The Ethics of Photo Manipulation

October 13, 2013 ·

Charles S. Johnson, Jr.

By Charles S. Johnson, Jr.

We are bombarded with images from television, computer screens, newspapers, and magazines.  There are advertisements, illustrations for news stories, snapshots from social media, and on and on.  From time to time there are news stories expressing outrage about manipulated photographs in advertisements and, heaven forbid, enhanced photos in news stories.  There are rants about “fake” photographs, and prestigious publications such as the New York Times proclaim their purity.  In the nytco web site 1 we find, “Images in our pages that purport to depict reality must be genuine in every way.”

Does this make any sense?  Is there such a thing as a fake painting, a fake magazine article, a fake television show?  I think there are fakes, but to me these are things that are meant to deceive, in other words, things that are not what they claim to be.  The problem with photographs is the out-of-date notion that photographs represent reality and have an implied label of nonfiction.  With literature the situation is usually explicit.  We are either reading a work of fiction or nonfiction.  If deceit can be proven for a work of nonfiction, the author and the publisher are in trouble.  For example in 2011 fabrications were found in Jonathan Lehrer’s book Imagine and were widely reported.  Quotations from famous people had been made up to support the story line, and the publisher subsequently offered to buy back copies of the book.  Also, Leherer lost his job at the New Yorker.

Supposedly serious infractions have also been reported in news photography.  In 2006 Patrick Schneider was fired by the Charlotte Observer for changing the brightness and hue of the sky in a photograph of a firefighter on a ladder silhouetted by light from the sun.  A contrary view of this incident, involving a photograph illustrating a feature article, can be found in reference 2.  Schneider’s firefighter photograph along with numerous other manipulated or enhanced photographs from history, advertising, and the news media are shown and discussed on the web site,

I submit that brightness and color are not captured accurately in the first place and are always manipulated either in-camera in the case of jpg images or RAW image conversion after the fact.  A problem exists only if a publication claims that perfect reality is maintained in all of their images.  I think the default assumption should be that all photographic images are corrected or enhanced in one way or another unless there is an explicit statement to the contrary.  The photographer may for example claim that nothing has been moved, added, or removed.  Any claims about brightness or shades of colors should be taken with a grain of salt.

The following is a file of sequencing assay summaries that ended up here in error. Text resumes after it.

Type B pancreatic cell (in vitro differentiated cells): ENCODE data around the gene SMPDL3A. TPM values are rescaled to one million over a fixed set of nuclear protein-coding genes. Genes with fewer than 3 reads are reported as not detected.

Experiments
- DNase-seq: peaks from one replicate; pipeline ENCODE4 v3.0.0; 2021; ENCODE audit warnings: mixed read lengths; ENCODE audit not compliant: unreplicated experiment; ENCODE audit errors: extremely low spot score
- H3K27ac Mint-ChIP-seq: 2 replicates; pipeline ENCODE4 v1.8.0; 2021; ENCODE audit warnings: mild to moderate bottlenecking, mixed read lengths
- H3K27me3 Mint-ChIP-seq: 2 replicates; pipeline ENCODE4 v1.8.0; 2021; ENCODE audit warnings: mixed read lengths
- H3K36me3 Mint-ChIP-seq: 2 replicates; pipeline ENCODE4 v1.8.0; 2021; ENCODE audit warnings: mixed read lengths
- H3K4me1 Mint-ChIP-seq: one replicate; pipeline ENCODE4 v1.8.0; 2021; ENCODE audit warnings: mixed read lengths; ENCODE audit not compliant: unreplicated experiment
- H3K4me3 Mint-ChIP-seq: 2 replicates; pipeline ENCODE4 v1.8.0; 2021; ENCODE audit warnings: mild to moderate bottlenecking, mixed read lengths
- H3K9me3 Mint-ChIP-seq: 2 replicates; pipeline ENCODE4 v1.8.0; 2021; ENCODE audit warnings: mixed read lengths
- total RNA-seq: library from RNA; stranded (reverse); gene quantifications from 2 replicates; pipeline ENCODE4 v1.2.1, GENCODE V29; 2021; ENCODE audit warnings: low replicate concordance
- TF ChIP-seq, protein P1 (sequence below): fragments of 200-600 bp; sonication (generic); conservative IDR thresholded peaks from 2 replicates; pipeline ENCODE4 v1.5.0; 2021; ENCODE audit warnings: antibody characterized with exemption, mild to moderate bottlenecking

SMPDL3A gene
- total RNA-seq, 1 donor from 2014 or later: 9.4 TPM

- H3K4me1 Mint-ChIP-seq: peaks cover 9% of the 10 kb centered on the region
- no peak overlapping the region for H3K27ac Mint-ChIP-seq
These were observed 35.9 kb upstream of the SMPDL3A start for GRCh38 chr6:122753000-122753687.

In hindsight I believe the rigid rules of photojournalism were products of the film era.  Reporters would expose a roll of film and have it developed according to instructions from the vendor.  The negatives or slides would be either exposed properly or not, and they were available to editors for inspection.  There was some freedom in the processing of prints and enlargements, but usually this was limited to dodging, burning, and cropping.  In the digital age everything has changed.  We can work in much larger color spaces; and we know how combine multiple images to capture high dynamic ranges, enhance resolution, and to increase the field of view.  The question is then how should we process this data for display in prints and on screens.  Furthermore, it is now possible to carry out some of this processing and manipulation in-camera!

All of this freedom has forced us to accept the fact that cameras produce a limited representation of reality.  Our eye/brain system simulates reality in a self-serving way using visual stimuli from the world around us.  When photographic images are inspected, our mind uses the limited set of image features to construct a pseudo reality.  At best the images reveal some aspects of reality, evoke emotions, and perhaps cause pleasure.  Of course, the reality we experience from viewing a scene is very different from that provided by a photographic image of the scene; and this difference varies from person to person.  Consider the Patrick Schneider’s photograph featuring the sun with a silhouetted fireman and ladder.  An observer would have to use number 14 welding glass, about 18 EV of attenuation, to view the sun more than a second without eye damage.  If the eyes were shielded from the sun, then adaptation would permit details of the firefighter to be seen.  Therefore, a photograph of this scene poorly represents reality; however, with appropriate cropping and adjustment of brightness and color it can be a work of art.  Additional discussion of the perception versus reality problem can be found in reference 3.